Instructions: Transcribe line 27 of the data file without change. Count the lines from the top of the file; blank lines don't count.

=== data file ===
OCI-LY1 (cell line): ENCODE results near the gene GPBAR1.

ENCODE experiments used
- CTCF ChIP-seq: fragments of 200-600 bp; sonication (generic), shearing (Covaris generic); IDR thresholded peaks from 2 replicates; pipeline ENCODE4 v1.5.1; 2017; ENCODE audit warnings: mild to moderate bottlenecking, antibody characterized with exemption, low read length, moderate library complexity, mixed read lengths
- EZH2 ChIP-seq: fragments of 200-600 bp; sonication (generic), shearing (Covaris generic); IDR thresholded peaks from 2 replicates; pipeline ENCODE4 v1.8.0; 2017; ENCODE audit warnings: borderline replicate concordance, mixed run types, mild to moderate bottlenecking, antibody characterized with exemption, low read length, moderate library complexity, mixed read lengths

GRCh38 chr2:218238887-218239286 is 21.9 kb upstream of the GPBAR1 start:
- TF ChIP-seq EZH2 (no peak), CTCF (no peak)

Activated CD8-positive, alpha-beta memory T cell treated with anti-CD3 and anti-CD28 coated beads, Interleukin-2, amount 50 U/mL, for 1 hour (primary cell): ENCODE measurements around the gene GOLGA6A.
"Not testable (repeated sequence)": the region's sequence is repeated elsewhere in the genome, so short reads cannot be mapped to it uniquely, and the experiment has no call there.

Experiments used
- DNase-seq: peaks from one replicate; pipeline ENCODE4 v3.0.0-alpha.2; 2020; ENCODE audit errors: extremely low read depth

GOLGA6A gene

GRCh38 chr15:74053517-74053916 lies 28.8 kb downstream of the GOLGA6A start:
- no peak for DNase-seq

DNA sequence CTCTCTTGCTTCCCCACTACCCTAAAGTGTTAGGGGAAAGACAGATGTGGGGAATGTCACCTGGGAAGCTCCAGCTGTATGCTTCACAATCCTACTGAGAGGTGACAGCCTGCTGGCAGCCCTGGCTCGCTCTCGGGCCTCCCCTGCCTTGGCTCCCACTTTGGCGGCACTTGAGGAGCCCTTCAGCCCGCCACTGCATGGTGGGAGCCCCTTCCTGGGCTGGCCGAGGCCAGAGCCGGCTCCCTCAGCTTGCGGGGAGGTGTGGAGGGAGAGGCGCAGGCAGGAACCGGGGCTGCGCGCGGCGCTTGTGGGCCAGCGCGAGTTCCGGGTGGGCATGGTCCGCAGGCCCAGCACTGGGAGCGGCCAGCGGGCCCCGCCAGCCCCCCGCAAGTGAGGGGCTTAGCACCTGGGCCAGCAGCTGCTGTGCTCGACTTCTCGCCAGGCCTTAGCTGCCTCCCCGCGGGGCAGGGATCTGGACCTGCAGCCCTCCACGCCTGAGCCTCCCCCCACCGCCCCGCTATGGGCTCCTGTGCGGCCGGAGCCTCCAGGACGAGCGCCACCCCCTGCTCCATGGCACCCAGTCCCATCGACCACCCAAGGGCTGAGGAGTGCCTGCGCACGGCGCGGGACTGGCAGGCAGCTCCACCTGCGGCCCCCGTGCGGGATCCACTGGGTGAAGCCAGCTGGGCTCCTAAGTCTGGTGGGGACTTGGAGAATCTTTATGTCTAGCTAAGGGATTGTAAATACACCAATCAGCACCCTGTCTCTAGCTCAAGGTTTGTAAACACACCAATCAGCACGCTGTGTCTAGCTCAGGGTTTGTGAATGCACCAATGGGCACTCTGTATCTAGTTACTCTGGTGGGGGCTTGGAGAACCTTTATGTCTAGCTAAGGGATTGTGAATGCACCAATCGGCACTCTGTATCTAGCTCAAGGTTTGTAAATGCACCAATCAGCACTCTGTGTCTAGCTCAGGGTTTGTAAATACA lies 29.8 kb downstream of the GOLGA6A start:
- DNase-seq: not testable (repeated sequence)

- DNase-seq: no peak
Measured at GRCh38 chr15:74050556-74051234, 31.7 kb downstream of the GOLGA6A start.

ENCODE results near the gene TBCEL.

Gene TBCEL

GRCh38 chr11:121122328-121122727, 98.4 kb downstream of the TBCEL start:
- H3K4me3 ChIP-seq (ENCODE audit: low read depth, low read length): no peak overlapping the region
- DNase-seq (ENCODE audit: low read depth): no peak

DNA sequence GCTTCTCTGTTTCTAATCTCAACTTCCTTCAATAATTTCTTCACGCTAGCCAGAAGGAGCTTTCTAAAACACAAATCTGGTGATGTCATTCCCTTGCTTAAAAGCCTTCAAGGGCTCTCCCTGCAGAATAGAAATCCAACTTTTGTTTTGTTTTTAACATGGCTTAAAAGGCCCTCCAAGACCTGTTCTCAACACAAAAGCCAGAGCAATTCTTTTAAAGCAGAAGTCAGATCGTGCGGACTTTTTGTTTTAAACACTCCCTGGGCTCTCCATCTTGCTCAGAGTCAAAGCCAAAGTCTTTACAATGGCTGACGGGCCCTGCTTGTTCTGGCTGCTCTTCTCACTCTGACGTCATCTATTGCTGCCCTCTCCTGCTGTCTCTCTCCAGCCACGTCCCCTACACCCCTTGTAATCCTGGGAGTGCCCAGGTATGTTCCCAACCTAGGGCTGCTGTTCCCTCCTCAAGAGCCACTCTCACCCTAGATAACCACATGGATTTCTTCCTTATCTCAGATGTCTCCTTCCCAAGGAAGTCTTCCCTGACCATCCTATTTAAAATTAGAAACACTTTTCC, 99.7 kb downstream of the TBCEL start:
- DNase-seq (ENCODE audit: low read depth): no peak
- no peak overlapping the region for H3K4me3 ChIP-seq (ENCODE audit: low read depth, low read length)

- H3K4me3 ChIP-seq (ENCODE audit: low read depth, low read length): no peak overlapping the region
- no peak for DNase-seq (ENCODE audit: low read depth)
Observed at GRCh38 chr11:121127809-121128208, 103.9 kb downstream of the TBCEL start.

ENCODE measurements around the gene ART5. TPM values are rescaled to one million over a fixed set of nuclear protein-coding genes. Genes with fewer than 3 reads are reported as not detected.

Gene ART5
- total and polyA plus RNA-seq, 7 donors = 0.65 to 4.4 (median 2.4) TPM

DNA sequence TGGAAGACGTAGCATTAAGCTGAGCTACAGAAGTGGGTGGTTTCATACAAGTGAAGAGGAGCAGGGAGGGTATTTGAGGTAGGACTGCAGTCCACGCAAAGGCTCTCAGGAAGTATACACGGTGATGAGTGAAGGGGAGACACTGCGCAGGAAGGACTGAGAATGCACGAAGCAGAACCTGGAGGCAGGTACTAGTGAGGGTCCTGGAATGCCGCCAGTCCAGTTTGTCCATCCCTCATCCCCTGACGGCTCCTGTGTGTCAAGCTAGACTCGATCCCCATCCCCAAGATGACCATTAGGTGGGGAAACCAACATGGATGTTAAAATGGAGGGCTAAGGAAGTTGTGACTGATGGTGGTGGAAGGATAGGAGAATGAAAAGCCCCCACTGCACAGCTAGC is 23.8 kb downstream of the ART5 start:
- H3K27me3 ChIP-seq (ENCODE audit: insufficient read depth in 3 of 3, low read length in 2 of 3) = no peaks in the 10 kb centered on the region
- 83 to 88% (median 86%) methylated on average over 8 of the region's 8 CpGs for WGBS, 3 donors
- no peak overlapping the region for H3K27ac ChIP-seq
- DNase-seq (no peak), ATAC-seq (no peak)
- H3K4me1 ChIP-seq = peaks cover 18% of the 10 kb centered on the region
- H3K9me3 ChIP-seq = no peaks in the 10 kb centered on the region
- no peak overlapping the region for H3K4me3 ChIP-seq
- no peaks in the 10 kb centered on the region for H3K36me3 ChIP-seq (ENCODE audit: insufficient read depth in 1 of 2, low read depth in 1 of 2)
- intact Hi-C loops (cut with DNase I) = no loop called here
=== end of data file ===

- no peak for DNase-seq (ENCODE audit: low read depth)